Joe Flacco, Baltimore Ravens Debut Scary Movie vs. Cincinnati Bengals

James MorisetteCorrespondent IIISeptember 10, 2012

BALTIMORE, MD - SEPTEMBER 10:  Running back Ray Rice #27 of the Baltimore Ravens runs onto the field during player introductions before taking on the Cincinnati Bengals at M&T Bank Stadium on September 10, 2012 in Baltimore, Maryland.  (Photo by Patrick Smith/Getty Images)
Patrick Smith/Getty Images

Art Modell must have smiled wide upon M&T Stadium Monday.

Under clear, crisp skies, an imposing sea of 70,000 diehard football fans clad in black and purple watched the Baltimore Ravens manhandle the Cincinnati Bengals, 44-13 on Monday Night Football.

A beautiful sight before the game: Ravens fans paid tribute to Modell—the man responsible for bringing the Ravens to an NFL-starved town in 1996.

A moment of somber silence preceded a soul-stirring rendition of America's national anthem. This anthem inspired fans to unleash that Baltimore vintage “OH!” This, as a tip of the cap to the Baltimore Orioles, who are in a dogfight for their first postseason berth since 1997.  

Exciting times in Baltimore indeed; the television cameras turned to an emotional Ray Lewis standing on the sideline.

Perhaps No. 52 was absorbing the moment in what may be his last season. Perhaps he was recalling the last words he spoke to a dying Modell. Perhaps he was overwhelmed with patriotism when a tight formation of U.S. Air Force A-10s roared overhead as the national anthem came to an end.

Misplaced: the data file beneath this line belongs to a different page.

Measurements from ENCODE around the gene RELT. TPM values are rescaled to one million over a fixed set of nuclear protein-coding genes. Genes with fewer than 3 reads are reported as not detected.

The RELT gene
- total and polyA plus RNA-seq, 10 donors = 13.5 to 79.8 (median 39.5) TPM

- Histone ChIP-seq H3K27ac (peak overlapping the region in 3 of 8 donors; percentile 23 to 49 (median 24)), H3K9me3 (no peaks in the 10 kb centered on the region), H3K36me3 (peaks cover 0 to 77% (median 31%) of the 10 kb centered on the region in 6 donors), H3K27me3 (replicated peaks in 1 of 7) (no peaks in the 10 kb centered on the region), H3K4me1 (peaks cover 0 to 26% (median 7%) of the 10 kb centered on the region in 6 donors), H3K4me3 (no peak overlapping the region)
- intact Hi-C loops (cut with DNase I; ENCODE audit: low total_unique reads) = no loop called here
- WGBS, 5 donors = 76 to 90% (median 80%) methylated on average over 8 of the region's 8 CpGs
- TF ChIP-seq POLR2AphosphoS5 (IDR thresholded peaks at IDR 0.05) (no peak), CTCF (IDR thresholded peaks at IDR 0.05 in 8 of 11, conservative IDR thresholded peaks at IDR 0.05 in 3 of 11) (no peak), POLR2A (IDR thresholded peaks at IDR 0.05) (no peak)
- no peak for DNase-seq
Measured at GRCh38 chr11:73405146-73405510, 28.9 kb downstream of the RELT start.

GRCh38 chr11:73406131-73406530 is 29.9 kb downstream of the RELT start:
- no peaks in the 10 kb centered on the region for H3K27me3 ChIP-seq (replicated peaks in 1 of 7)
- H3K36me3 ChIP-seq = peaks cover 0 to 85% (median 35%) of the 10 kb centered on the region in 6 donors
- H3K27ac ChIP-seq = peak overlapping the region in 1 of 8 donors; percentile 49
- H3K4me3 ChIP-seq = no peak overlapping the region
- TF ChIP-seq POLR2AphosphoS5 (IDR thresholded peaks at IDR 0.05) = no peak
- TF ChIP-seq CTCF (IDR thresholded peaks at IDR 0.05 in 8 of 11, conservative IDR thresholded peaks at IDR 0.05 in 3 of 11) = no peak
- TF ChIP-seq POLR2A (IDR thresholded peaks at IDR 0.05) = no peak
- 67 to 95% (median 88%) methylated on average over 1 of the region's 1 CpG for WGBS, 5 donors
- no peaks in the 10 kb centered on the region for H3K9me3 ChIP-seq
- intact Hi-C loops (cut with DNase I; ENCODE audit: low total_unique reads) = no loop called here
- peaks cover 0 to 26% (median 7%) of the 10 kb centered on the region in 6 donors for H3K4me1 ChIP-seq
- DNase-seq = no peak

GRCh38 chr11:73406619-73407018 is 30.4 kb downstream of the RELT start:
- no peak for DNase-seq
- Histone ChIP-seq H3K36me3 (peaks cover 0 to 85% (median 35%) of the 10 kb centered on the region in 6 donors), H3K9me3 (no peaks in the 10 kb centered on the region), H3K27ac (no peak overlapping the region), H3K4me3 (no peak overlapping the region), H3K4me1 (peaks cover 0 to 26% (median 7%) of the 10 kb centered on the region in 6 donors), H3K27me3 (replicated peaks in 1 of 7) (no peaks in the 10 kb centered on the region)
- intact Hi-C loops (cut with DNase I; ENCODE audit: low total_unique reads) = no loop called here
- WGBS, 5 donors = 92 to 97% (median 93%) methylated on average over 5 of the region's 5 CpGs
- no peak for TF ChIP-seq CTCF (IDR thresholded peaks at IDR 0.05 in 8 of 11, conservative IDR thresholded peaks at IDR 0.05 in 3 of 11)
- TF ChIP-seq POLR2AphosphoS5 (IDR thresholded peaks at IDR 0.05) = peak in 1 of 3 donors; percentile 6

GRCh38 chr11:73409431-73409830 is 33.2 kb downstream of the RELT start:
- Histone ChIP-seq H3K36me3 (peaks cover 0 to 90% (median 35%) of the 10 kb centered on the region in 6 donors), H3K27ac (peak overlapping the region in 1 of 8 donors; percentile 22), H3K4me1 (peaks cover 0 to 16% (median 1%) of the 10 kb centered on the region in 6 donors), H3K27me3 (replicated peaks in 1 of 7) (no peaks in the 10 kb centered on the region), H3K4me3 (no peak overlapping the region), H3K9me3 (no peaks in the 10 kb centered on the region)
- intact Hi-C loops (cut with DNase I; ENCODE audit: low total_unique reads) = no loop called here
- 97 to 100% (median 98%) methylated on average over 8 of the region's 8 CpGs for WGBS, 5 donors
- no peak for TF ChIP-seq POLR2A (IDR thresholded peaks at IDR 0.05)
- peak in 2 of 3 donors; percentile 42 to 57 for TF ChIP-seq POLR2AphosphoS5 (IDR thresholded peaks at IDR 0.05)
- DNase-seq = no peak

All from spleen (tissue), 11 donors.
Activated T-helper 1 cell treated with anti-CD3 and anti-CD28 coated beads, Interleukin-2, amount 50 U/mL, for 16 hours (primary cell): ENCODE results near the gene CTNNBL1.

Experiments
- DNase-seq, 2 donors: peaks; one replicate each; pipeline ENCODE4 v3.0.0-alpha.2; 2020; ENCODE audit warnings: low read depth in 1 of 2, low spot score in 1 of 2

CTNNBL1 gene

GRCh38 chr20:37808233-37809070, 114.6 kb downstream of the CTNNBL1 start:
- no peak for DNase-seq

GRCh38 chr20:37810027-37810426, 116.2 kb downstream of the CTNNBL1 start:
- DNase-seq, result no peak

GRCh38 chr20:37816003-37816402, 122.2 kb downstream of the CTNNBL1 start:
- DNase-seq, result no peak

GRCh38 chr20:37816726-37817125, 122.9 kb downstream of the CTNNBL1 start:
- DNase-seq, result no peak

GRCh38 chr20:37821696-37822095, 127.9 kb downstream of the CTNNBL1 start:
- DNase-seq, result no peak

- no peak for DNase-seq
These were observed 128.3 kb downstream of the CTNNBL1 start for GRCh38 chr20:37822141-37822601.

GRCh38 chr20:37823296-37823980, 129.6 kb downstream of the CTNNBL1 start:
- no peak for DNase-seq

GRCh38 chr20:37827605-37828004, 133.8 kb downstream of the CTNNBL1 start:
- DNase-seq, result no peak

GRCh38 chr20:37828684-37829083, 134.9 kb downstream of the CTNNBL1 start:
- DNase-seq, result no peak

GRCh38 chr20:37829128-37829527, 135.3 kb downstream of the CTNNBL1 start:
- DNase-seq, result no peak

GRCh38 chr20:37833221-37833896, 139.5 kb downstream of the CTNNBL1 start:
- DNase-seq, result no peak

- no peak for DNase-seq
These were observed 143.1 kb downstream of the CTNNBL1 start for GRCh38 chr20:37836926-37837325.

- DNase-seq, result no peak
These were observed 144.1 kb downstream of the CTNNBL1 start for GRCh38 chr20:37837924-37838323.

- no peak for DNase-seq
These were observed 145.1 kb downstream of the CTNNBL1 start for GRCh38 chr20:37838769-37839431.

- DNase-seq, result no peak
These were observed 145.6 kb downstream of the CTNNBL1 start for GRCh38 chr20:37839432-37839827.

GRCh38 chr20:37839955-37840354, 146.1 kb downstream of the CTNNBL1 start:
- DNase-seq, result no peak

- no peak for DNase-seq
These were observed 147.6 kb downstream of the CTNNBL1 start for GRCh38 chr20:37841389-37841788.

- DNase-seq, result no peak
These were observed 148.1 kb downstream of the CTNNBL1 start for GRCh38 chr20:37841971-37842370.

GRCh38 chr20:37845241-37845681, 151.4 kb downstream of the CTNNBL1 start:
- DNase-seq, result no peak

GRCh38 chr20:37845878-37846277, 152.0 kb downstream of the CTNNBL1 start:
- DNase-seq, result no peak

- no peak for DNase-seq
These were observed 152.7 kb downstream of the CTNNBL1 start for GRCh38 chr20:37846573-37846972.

Whatever the reason, it was fitting that QB Joe Flacco—training wheels now off—threw a 52-yard strike on the opening drive to electrifying wide receiver Torrey Smith.

With this completion, Flacco debut a terrifying movie for all NFL teams to watch.

This movie, which also starred tight end Dennis Pitta, was called “J-A-R-S,” as in Jacoby (Jones)-Anquan (Boldin)-Ray (Rice)-(Torrey) Smith.

Showcasing a brand-new "no-huddle" offense, this dynamic receiving corps rendered the Bengals defense defenseless. Collectively, J-A-R-S earned 21 catches, 299 yards and two touchdowns (14.2 yard average) on the other end of Flacco’s arm.

Pitta led the way for the Ravens with five catches for 73 yards and a touchdown. Boldin had four snags for 63 yards and a TD as well. Smith added two catches for 57 yards (28.5 AVG). Jones had three grabs for 46 yards. And Rice had three catches for 25 yards to go with 68 yards and two TDs on the ground.

Even tight end Ed Dickson (two catches for 22 yards) and Vonta Leach (three catches for 18 yards) got into the action.

If this were not enough, Deonte Thompson got his first NFL catch for the Ravens. This on a 25-yard strike from backup QB Tyrod Taylor.

While this was just one game in an NFL marathon, coaches around the league must take notice of this balanced and explosive Ravens offense—an offense that had 430 yards of total offense (308 through the air and122 yards on the ground).

They must also take into account a high-powered defense that intercepted a pass for a touchdown, recovered a fumble and tossed Bengals' quarterback Andy Dalton around like hurricane winds to a lawn chair.

Finally, they must realize rookie kicker Justin Tucker is a bigger threat to hit long-range bombs than Billy Cundiff ever was.  

For a Ravens nation still licking wounds from Cundiff’s miss in the AFC Championship earlier this year, this is great news in its own right.


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